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mocha 2.6 Essential Training
Illustration by John Hersey

Rendering mattes


From:

mocha 2.6 Essential Training

with Steve Wright

Video: Rendering mattes

In some production situations, you'll want to render out the black and white matte to disc to be imported into another program. Here we'll see how to do just that. I am using the rendering mattes mocha file from the Project Media Folder. To ensure compatibility with the program you're exporting to, make sure that the Clip Length, Frame Rate, Interlace Mode, Pull-down Mode and Pixel Aspect Ratio match your main project. To render out your mattes, you come up to the File, select Export Render Shapes.
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  1. 5m 23s
    1. Welcome
      1m 40s
    2. Getting to know the user interface
      3m 43s
  2. 1h 7m
    1. Drawing X-splines
      8m 2s
    2. Drawing B-splines
      5m 4s
    3. Editing splines
      3m 52s
    4. Keyframing splines
      6m 33s
    5. Discovering the timeline controls
      5m 52s
    6. Walking through the New Project window
      4m 23s
    7. Working with interlaced clips
      8m 19s
    8. Setting the color space
      4m 46s
    9. Defining mocha preferences
      3m 46s
    10. Walking through the Layer Control panel
      3m 22s
    11. Walking through the Layer Properties panel
      3m 29s
    12. Viewing mattes
      3m 41s
    13. Walking through the Edge Properties panel
      6m 24s
  3. 1h 8m
    1. A planar tracking demo
      6m 36s
    2. Setting motion options
      13m 12s
    3. Adjusting the tracking spline
      8m 51s
    4. Tracking awkward surfaces
      6m 3s
    5. Understanding the planar grid
      6m 50s
    6. Dealing with lens distortion
      7m 43s
    7. An AdjustTrack demo
      5m 49s
    8. Keyframing the AdjustTrack
      7m 48s
    9. Offsetting reference points
      5m 49s
  4. 1h 8m
    1. Strategizing shape distribution
      11m 21s
    2. Working with large areas
      2m 44s
    3. Selecting a start frame
      10m 38s
    4. Replacing a shape
      2m 54s
    5. Keyframing: Bifurcation
      4m 38s
    6. Keyframing: Straight ahead
      5m 17s
    7. Keyframing: Extremes
      9m 22s
    8. Keyframing: Maximum digression
      6m 45s
    9. Converting to stereo
      2m 54s
    10. Inspecting your rotos
      4m 43s
    11. Rendering mattes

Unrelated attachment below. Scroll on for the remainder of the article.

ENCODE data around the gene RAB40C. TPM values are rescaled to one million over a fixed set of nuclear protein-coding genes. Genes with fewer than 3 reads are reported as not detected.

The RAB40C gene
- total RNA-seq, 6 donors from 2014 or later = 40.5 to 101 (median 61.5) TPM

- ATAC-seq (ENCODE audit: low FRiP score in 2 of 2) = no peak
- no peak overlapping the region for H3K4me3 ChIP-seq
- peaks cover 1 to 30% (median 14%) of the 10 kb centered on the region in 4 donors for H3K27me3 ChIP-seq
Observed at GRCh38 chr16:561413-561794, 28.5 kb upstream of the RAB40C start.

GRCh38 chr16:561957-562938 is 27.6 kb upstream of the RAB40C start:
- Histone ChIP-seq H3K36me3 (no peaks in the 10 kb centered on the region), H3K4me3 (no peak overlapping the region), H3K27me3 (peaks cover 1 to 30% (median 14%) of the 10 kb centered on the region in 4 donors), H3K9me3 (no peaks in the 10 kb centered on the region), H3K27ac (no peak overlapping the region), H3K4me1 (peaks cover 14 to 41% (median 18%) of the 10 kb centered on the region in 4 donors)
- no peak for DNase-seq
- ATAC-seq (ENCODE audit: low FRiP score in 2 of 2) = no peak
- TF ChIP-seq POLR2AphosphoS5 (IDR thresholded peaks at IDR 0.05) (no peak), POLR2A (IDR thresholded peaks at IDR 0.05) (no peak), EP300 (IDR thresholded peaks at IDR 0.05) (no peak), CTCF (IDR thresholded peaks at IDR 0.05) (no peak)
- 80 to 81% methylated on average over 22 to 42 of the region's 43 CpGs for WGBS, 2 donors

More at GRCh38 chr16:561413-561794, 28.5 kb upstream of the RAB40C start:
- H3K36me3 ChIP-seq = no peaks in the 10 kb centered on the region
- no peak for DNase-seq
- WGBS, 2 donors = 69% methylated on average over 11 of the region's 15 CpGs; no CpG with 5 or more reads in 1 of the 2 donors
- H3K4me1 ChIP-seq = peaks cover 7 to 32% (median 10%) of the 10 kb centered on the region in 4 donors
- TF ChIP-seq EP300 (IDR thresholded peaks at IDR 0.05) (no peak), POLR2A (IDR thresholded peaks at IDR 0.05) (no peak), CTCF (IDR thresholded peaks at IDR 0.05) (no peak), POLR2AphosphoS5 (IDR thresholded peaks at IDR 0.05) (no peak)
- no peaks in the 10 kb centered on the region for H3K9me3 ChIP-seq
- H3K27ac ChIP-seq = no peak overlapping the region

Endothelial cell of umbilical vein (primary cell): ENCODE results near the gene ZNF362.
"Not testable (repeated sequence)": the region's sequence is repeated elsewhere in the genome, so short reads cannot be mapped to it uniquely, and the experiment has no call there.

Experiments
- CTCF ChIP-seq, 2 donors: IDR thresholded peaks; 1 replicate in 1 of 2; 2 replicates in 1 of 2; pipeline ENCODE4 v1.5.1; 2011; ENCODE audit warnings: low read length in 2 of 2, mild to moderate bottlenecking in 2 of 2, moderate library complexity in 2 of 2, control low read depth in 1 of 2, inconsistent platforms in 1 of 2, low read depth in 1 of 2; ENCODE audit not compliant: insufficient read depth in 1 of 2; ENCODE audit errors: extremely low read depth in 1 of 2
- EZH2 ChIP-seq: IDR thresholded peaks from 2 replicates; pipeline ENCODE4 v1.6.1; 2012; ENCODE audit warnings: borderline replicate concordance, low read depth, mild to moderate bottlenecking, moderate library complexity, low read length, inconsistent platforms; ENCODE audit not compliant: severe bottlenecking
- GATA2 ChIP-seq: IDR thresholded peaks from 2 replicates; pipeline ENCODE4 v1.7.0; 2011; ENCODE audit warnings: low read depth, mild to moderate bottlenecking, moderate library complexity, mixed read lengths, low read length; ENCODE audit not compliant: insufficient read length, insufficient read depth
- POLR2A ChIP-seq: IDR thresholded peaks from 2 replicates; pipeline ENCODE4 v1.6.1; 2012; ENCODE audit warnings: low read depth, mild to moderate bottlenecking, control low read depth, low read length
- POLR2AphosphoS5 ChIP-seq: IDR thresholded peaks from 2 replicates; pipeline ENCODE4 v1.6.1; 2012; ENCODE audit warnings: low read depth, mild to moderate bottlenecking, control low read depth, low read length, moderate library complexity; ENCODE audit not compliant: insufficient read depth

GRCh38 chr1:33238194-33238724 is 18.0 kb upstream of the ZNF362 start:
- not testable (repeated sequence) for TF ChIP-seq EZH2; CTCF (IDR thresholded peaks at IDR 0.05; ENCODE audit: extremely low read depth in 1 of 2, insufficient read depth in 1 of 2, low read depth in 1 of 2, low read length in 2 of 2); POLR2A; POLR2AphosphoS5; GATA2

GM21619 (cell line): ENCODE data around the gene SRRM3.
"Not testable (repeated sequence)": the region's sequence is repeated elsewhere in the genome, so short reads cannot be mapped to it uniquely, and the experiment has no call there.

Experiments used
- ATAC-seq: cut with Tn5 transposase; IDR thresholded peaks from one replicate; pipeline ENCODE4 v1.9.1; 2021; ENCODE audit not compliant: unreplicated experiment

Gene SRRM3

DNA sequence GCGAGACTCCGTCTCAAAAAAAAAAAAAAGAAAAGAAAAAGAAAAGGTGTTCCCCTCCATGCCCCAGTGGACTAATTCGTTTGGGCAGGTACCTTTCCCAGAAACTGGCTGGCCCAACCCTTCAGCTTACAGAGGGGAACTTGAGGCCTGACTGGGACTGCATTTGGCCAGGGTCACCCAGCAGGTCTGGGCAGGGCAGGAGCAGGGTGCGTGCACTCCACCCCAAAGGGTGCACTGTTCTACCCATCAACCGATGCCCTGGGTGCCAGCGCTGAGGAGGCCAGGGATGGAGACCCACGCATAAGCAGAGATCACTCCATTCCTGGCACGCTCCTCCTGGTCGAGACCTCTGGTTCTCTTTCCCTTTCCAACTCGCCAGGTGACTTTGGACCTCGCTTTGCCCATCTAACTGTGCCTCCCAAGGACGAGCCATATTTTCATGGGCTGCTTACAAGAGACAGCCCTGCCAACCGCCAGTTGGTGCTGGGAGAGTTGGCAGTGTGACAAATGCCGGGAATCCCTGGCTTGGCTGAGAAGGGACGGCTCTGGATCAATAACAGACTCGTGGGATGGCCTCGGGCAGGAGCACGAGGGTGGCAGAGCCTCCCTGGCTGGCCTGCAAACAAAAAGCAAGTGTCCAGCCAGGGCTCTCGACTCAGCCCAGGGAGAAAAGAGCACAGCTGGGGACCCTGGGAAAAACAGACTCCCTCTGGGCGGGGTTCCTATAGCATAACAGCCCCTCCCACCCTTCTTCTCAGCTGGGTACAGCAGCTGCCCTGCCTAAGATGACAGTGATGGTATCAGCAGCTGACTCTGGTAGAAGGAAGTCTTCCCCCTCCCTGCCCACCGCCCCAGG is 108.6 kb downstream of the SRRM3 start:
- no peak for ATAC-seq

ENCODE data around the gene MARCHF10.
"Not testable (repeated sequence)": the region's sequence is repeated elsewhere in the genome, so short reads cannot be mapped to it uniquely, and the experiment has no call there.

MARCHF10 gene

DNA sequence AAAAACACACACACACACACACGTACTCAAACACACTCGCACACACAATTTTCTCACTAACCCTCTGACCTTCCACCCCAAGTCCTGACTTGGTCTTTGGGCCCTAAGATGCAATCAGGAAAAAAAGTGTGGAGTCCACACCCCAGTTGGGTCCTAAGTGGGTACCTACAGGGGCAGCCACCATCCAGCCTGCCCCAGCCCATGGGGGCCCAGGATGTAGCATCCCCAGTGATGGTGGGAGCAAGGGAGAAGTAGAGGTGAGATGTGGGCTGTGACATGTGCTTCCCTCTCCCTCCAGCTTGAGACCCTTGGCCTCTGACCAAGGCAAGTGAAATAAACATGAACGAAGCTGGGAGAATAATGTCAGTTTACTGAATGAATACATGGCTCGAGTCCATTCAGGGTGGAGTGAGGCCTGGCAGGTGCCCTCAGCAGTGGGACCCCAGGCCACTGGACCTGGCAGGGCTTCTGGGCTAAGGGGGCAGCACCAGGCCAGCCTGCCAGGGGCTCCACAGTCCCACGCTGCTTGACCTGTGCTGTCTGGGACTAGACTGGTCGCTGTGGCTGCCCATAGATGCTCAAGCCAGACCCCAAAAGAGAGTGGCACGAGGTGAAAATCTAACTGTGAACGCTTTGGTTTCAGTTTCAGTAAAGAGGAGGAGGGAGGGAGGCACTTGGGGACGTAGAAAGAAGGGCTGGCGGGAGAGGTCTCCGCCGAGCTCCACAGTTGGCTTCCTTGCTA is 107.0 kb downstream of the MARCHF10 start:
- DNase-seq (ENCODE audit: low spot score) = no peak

4m 45s
    12. Exporting shapes
      2m 54s
  5. 1h 30m
    1. Moving the camera with parallax
      5m 30s
    2. Moving the camera without parallax
      3m 58s
    3. Using multiple splines in a layer
      7m 23s
    4. Subtracting shapes
      7m 6s
    5. Stabilizing the viewer
      5m 46s
    6. Keyframing during tracking
      7m 24s
    7. Unlinking the tracker
      5m 8s
    8. Tracking manually
      12m 35s
    9. Defining corner pinning
      5m 4s
    10. Going further into the Track tab
      6m 53s
    11. Utilizing the more advanced AdjustTrack features
      8m 40s
    12. Working with the Stabilize tab
      6m 11s
    13. Exporting track data
      8m 53s

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mocha 2.6 Essential Training
5h 1m Beginner Sep 30, 2011

Viewers: in countries Watching now:

mocha has always been very popular as a tracking tool, but with the rising interest in stereo 3D conversion, its rotoscoping capabilities have become a favorite player in that pipeline and sales have soared. In this course, Steve Wright covers the basics of operating mocha, as well as advanced tracking and rotoscoping techniques. The course also covers the mocha/Nuke stereo 3D production pipeline in detail.

Topics include:
  • Understanding mocha preferences
  • Drawing and editing splines
  • Creating grids for tracking awkward surfaces
  • Keyframing techniques for advanced rotoscoping
  • Making stereo 3D conversions
  • Stabilizing techniques for advanced tracking
Subjects:
3D + Animation Video Visual Effects
Software:
mocha
Author:
Steve Wright

Rendering mattes